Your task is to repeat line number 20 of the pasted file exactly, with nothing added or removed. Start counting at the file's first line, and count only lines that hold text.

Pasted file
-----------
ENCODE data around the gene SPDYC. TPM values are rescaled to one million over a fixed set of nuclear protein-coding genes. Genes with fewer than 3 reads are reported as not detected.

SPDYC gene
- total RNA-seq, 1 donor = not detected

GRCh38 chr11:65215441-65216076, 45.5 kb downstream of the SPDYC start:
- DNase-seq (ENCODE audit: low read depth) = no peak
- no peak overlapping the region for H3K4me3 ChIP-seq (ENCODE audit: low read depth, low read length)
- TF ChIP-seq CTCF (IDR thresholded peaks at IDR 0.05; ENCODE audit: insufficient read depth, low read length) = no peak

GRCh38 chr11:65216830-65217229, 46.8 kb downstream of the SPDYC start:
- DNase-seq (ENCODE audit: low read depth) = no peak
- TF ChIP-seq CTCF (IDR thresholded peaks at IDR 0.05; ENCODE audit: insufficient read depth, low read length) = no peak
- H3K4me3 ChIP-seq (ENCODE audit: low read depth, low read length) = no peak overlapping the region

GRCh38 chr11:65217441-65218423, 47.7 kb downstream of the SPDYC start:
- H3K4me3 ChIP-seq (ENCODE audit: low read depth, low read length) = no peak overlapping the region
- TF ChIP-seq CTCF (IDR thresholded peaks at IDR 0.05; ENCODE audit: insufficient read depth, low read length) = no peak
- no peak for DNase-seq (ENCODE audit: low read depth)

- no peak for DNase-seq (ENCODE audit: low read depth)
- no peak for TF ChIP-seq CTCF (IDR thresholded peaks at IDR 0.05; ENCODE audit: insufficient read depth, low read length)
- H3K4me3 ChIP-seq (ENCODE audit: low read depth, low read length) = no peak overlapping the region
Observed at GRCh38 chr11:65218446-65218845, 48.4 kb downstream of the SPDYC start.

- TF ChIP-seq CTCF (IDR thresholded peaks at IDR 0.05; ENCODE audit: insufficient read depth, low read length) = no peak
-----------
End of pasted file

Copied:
- TF ChIP-seq CTCF (IDR thresholded peaks at IDR 0.05; ENCODE audit: insufficient read depth, low read length) = no peak